The churros – dipped in chocolate the colour of mahogany – are fried to perfection and dusted with sugar and cinnamon

With this in mind, we set out the next morning to explore the city. Madrid is a grand sprawl of a capital; Gran Vía could easily take its place beside Fifth Avenue in terms of scale and elegance, while Retiro Park unfolds around the sweeping colonnade of the Monument to Alfonso XII – a spectacular backdrop to the shimmering lake. It’s too cold for the boats to be out, but warm enough to sit with a thimble of thick black coffee while we pore over maps and decide which market to visit for lunch.

We settle on the Mercado de San Fernando (mercadodesanfernando.es) in the hip Lavapies district. Every neighbourhood has a market – the most famous, the Mercado de San Miguel, now draws more visitors than the Prado gallery. San Fernando is more under the radar; a nondescript building containing a ramshackle maze of market stalls sells everything from meat and cheese to books and electrical appliances. We settle in among the patchwork of micro-breweries and food stalls at El Colmado, where the counter holds enormous empanadas the size of A4 notepads, waiting to be cut into chunks and warmed. I go for bacon and chorizo, the light, buttery pastry delicious against the spicy meat, and wash it down with a caña, the city’s sensibly small beer, served in 200ml glasses. Later, wandering back to the hotel, we dip into Mercado de San Miguel, but it feels rather like Selfridges food hall and we don’t stop.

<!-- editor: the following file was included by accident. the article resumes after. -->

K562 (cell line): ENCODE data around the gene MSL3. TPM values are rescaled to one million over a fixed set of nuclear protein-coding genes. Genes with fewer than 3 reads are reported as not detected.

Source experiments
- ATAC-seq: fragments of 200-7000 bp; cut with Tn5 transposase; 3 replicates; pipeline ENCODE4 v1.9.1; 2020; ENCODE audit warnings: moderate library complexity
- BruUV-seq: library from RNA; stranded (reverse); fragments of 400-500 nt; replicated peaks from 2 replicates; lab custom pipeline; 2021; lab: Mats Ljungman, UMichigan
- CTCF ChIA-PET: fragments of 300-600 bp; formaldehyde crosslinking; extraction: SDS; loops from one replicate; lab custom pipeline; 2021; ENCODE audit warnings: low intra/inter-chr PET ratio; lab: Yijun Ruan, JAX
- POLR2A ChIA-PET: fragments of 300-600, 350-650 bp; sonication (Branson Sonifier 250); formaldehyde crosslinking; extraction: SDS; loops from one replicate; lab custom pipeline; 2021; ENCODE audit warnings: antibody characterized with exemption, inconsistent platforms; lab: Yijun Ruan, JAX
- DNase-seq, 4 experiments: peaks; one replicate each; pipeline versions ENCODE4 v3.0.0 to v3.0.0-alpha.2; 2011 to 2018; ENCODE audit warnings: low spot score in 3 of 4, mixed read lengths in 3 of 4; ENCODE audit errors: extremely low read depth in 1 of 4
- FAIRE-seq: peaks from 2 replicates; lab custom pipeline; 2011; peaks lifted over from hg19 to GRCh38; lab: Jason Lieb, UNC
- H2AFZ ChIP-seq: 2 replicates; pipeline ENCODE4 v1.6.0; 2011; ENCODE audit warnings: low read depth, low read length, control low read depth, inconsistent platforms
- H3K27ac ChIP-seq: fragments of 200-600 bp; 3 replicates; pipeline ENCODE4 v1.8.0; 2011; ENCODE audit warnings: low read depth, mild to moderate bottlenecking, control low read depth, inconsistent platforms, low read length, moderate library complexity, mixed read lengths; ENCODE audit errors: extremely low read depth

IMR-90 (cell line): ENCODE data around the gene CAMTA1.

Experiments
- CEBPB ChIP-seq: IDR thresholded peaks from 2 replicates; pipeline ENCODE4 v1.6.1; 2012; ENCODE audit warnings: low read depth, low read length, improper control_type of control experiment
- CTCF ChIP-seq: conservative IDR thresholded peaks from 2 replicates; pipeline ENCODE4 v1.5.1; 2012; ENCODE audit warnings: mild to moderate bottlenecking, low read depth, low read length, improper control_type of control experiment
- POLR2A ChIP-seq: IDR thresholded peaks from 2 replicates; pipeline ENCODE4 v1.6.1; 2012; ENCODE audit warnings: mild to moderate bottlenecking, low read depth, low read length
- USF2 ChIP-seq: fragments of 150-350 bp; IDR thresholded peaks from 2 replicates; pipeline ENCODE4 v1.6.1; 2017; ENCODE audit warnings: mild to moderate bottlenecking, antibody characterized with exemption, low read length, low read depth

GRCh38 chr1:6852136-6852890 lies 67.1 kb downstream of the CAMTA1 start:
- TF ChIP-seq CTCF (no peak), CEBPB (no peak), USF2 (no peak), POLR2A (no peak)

In between the eating, we find time to see some of the city’s fantastic art, opting for the more manageable Thyssen-Bornemisza over the gargantuan Prado – one of the world’s most extraordinary private collections, encompassing works by everyone from Titian and Tintoretto to Warhol and Pollock. But the real joy is the Sorolla Museum, the former home and exquisite garden of Joaquín Sorolla, kept much as it was when he lived there and filled with dozens of his works. The paintings are a lesson in Spanish history as well as art; he was commissioned by various organisations, including the Hispanic Society of America, to travel the country and paint everywhere from Andalucía to the Valencian coast, giving an insight into rural life in the late 19th and early 20th centuries.

From the museum, we stroll to the leafy Salamanca district, famous for its designer boutiques and high-end restaurants, for our final lunch. Even here, there is a market to discover: Mercado de la Paz (mercadodelapaz.com), although every seat is taken at the bar counters that slot between the food stalls. Instead, we snap up an outdoor table at Jurucha (jurucha.com), a simple tapas bar where a couple of cañas and a selection of croquetas and pinchos gratinados (baguette slices topped with béchamel and melted cheese) costs less than €20 (£17).

At the ned of our stay, we reflect that in spite of our best efforts, we’ve barely scratched the surface of this foodiest of cities. We didn’t try el cocido, the city’s iconic stew, where the broth is served first and the stewed meat and vegetables as a main course, or huevos rotos, fried eggs served on chips and ham. But happily, that can only mean one thing. We’ll have to go back for second helpings.

A five-night stay, including hotels and travel by Eurostar and rail via Barcelona, plus a Madrid food and drink tasting tour, starts from £1,486pp with Kirker Holidays (kirkerholidays.com)